As Ontario expands COVID-19 vaccine eligibility to more people across the province and in hot spot regions, the confusion with the booking system continues.
People from Toronto and Peel — where the bulk of the province's cases are being reported — including Ontarians of all ages are finding it difficult to book an appointment despite their purported tech-savviness. So much so that a Twitter account called Vaccine Hunters Canada quickly amassed close to 200,000 followers.
The Ontario government defended the provincial booking system for vaccines by saying it is simple to use.
During question period, Health Minister Christine Elliott said "there is very little confusion out there, with respect to how to book a vaccine appointment," as reported by Jack Hauen.
Two weeks ago, Doug Ford also said it is an easy to use system to book a vaccine.
"For the folks that find it confusing, I have to tell you...we're well over 6 million people that didn't find it confusing," Ford claimed during a presser, referring to doses administered. as well as the millions of appointments that had been booked, repeating that it's "very, very simple."
But Ontarians say otherwise.
Ontarians compare booking vaccine to winning lottery, golden ticket to Willy Wonka's chocolate factory
Peel Region has the second highest number of cases in Ontario, yet residents living in hotspots are still struggling to get booked for a dose.
Peel resident Nakib Khan had to try his luck at different clinics and centres — 89 times — over more than three hours to get his.
"I feel like I won a ticket to Willy Wonka's chocolate factory," he tweeted.
With multiple online booking systems in Ontario, there is confusion about which one to use, whether your postal code is eligible, where the location is, and whom it's for — a task more arduous than the provincial government claims.
"Ontario's vaccine rollout is a hodgepodge of different systems that we have to muddle through to figure out how we can get a jab," Ishat Reza tweeted.
For residents of Ontario who are technologically challenged or whose first language is not English, the process to book brings about many more complications.
Considering the hotspot communities are some of the most diverse regions in Ontario, residents are not only at a high risk of transmission, but many have language barriers and limited access to technology, and face other inequalities.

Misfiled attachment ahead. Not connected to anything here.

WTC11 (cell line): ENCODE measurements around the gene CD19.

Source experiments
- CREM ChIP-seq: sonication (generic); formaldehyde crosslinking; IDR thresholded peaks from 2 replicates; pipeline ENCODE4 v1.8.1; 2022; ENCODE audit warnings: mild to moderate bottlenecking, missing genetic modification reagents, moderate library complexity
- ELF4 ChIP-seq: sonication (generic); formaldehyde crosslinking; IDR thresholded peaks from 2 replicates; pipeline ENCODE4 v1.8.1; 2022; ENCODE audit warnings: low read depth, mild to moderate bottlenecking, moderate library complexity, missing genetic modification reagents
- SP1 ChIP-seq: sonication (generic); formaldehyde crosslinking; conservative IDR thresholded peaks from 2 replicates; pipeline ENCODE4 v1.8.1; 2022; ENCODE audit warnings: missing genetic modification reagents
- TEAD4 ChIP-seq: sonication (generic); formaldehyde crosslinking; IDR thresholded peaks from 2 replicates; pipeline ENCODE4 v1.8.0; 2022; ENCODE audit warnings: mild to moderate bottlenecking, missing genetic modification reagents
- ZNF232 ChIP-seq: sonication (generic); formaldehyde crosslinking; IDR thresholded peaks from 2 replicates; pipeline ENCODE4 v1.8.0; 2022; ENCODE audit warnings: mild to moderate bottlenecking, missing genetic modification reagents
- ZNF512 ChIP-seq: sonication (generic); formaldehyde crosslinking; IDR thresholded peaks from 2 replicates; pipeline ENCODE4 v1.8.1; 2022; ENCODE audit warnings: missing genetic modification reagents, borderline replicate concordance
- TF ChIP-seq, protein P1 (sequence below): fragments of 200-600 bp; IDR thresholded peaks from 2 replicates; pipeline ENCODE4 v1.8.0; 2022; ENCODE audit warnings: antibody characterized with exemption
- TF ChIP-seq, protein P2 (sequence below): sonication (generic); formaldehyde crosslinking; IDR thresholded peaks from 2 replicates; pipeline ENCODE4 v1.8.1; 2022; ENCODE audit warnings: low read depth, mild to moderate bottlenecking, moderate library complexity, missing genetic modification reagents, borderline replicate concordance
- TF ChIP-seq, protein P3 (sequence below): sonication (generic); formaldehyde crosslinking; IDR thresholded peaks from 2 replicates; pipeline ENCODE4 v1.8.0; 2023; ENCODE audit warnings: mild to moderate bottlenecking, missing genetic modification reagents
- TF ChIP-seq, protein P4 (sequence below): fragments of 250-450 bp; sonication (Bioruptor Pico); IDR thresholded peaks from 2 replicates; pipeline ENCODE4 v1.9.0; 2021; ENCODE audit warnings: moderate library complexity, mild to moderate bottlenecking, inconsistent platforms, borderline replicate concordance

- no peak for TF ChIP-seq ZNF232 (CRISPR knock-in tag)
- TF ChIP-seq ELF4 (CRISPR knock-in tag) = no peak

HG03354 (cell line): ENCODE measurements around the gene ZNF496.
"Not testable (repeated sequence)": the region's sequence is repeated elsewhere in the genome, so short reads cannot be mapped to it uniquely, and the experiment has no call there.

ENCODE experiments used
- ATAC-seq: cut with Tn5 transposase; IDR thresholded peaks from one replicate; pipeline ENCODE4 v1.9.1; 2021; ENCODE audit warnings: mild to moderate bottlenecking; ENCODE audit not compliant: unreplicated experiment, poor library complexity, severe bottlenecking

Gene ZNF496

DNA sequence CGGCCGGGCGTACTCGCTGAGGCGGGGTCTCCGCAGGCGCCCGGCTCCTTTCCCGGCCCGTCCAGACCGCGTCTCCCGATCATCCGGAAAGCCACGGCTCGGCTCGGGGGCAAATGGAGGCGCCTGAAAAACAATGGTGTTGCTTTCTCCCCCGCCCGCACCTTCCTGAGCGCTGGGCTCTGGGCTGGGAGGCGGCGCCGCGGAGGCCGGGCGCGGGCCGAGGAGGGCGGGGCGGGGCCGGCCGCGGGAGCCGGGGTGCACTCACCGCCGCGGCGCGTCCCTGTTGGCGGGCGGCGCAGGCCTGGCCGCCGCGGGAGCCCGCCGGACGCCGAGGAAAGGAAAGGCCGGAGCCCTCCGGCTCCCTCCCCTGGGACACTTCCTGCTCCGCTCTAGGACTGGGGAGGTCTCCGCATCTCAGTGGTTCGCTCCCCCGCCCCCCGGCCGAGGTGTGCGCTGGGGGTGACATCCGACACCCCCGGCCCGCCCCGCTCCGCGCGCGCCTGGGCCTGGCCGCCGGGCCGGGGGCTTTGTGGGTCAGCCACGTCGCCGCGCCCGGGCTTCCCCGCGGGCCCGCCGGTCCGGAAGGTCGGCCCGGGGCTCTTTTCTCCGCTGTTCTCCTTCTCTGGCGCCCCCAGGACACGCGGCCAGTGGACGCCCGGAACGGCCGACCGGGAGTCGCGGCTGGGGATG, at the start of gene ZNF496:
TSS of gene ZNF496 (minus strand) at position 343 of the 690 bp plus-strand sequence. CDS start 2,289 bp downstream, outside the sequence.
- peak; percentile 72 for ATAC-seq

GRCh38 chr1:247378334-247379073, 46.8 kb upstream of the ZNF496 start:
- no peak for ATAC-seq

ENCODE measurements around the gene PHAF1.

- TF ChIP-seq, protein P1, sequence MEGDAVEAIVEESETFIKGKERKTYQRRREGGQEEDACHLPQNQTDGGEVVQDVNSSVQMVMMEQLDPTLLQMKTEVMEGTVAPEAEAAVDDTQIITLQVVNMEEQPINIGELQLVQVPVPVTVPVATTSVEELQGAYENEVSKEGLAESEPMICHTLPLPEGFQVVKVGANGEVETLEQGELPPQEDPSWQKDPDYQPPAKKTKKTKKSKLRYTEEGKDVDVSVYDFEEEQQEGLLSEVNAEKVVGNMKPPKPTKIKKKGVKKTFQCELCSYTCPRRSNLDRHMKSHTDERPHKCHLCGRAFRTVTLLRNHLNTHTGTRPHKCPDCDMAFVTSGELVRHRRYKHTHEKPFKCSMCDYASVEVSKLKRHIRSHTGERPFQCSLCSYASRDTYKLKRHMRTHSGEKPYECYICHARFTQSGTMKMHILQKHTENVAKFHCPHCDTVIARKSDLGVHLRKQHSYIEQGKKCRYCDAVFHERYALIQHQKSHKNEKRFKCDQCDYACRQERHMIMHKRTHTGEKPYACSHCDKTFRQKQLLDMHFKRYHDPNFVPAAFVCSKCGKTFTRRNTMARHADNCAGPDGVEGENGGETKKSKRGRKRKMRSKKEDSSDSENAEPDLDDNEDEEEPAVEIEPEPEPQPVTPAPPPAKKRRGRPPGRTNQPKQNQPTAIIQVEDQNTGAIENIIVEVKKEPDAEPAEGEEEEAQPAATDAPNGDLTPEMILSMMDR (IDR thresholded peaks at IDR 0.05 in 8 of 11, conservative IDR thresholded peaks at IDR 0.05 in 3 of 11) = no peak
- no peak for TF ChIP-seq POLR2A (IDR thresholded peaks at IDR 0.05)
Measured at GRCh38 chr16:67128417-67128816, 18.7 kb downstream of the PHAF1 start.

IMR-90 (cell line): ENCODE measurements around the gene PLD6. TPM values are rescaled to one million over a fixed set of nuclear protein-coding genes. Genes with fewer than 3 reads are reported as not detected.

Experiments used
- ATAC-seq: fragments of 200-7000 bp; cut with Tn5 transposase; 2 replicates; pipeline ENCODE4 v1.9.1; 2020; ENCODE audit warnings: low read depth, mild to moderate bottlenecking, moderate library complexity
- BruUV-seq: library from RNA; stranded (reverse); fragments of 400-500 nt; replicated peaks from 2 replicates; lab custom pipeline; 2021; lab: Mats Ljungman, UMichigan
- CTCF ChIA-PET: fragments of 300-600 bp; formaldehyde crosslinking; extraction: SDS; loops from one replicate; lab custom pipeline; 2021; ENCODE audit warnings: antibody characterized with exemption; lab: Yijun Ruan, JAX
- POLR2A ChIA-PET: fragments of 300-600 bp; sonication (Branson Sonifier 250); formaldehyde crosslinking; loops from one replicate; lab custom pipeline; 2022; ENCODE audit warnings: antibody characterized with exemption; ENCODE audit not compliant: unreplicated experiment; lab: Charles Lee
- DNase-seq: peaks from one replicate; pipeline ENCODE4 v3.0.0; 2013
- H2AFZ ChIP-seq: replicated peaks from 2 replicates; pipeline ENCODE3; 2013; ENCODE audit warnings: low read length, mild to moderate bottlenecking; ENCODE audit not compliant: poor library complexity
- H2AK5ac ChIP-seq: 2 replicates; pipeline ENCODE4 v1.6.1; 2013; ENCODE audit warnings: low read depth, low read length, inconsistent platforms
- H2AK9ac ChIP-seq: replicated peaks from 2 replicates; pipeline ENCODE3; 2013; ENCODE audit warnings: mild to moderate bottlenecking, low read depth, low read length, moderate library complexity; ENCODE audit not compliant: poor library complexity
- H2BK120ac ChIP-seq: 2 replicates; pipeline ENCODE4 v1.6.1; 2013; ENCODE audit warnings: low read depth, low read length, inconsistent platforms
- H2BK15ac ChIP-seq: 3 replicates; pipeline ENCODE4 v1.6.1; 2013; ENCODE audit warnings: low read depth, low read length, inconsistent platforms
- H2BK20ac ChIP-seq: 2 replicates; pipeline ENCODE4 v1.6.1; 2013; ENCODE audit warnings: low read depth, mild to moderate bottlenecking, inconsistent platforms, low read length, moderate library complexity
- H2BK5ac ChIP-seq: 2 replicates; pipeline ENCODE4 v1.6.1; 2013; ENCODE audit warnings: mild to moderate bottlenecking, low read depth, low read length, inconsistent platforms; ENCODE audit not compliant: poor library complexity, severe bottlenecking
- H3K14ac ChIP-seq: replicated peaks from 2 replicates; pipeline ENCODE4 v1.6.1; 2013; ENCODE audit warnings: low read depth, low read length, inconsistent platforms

"The 'requirements' to book a vaccine appointment are further amplifying inequalities," Carla Velastegui tweeted.
"It took me multiple tries on a broken online form, two calls to my local health agency, and one hour on-hold to book an appointment for my dad — a front-line worker with limited tech and English fluency."
By relying on internet and phone access, people who don't know how to use either are being left out of the process.
For those who are eligible, being on social media or refreshing an appointment page at all times of the day is impossible or unreasonable, especially if for those who do not work from home who are most at risk.
Others still are simply relying on their family doctors to inform them when they can get the vaccine.
"Eligible patients with no cell phones, no families, limited English proficiency, or without OHIP literally can't access vaccines despite being eligible," tweeted Mais Nuaaman, an internal medicine resident.
"I asked one the other day and they said, "I was waiting for my family doctor to call me and book me". Heartbreaking."
But, even for those who are tech savvy, the process is still not as simple as the government claims.
The roll out process has started to pick up since many Ontarians began relying on a Twitter account called Vaccine Hunters Canada to find available doses nearby. Still, long lineups and hours of waiting at pop-up clinics across the province prevail.
People are questioning how they should follow the stay-at-home order rule whilst wandering for a vaccine at a popup clinic.
Yet, people find the Vaccine Hunters Canada account to be more organized and informative than the provincial government.